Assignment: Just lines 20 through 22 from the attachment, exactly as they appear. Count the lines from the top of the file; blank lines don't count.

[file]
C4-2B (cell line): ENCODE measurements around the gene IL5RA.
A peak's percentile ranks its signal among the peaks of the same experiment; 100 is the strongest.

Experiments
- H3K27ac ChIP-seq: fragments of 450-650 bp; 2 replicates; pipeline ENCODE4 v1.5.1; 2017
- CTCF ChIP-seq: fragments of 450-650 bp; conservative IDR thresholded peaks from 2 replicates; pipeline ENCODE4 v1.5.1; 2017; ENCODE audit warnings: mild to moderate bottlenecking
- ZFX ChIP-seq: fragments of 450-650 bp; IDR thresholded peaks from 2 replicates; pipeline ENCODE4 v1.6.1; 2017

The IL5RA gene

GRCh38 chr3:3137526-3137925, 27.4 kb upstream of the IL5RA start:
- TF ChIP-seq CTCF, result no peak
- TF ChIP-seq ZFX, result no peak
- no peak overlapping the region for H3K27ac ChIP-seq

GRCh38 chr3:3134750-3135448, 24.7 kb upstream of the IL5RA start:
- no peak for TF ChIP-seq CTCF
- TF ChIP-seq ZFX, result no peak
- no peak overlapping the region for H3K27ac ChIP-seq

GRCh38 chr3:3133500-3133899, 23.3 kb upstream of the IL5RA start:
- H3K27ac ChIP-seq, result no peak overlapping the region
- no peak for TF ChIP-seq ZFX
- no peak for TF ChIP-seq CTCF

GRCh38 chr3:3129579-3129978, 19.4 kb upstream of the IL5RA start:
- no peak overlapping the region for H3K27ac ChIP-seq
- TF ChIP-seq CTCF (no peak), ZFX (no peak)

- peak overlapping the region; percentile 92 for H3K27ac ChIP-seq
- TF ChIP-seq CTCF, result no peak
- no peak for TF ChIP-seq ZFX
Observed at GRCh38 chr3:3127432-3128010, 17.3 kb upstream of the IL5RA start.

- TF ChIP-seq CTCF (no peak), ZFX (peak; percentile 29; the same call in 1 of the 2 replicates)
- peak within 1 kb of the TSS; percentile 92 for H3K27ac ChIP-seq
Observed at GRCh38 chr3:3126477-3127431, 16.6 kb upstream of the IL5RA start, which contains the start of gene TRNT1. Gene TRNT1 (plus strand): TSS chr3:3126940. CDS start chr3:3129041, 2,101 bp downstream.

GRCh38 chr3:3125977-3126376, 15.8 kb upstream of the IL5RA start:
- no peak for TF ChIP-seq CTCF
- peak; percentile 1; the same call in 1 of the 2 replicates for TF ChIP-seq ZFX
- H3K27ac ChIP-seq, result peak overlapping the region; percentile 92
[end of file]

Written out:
GRCh38 chr3:3129579-3129978, 19.4 kb upstream of the IL5RA start:
- no peak overlapping the region for H3K27ac ChIP-seq
- TF ChIP-seq CTCF (no peak), ZFX (no peak)